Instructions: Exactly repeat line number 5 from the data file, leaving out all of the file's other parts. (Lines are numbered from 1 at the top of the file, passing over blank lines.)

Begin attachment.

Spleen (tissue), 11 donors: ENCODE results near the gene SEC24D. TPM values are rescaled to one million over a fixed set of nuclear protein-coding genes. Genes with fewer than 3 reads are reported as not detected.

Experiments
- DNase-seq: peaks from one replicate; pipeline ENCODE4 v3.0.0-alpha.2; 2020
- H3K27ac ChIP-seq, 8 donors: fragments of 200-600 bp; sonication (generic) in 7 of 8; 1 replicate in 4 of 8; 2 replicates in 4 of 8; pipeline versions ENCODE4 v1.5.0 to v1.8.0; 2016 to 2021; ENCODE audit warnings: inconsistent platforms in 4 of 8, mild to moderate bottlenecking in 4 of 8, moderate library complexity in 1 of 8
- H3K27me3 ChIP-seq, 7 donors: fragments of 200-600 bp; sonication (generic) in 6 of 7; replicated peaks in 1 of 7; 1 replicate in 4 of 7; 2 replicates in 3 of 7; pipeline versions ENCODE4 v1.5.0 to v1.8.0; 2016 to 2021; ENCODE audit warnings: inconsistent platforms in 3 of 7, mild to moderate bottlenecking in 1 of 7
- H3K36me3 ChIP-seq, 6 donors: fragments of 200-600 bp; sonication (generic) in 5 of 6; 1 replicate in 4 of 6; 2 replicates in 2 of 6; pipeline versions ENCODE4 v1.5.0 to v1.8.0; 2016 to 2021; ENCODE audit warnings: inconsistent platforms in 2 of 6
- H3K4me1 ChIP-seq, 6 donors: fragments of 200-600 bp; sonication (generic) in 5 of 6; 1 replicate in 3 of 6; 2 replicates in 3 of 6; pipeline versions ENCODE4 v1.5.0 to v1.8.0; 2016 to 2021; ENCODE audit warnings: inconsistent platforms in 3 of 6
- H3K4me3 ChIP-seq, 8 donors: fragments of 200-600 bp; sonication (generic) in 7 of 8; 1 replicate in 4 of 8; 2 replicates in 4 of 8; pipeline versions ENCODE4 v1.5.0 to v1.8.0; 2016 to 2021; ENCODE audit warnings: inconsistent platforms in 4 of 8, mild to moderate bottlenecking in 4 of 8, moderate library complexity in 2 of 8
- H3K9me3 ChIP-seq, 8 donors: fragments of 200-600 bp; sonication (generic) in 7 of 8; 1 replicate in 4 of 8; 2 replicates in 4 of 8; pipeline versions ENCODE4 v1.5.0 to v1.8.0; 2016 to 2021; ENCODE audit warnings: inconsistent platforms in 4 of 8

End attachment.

- H3K27me3 ChIP-seq, 7 donors: fragments of 200-600 bp; sonication (generic) in 6 of 7; replicated peaks in 1 of 7; 1 replicate in 4 of 7; 2 replicates in 3 of 7; pipeline versions ENCODE4 v1.5.0 to v1.8.0; 2016 to 2021; ENCODE audit warnings: inconsistent platforms in 3 of 7, mild to moderate bottlenecking in 1 of 7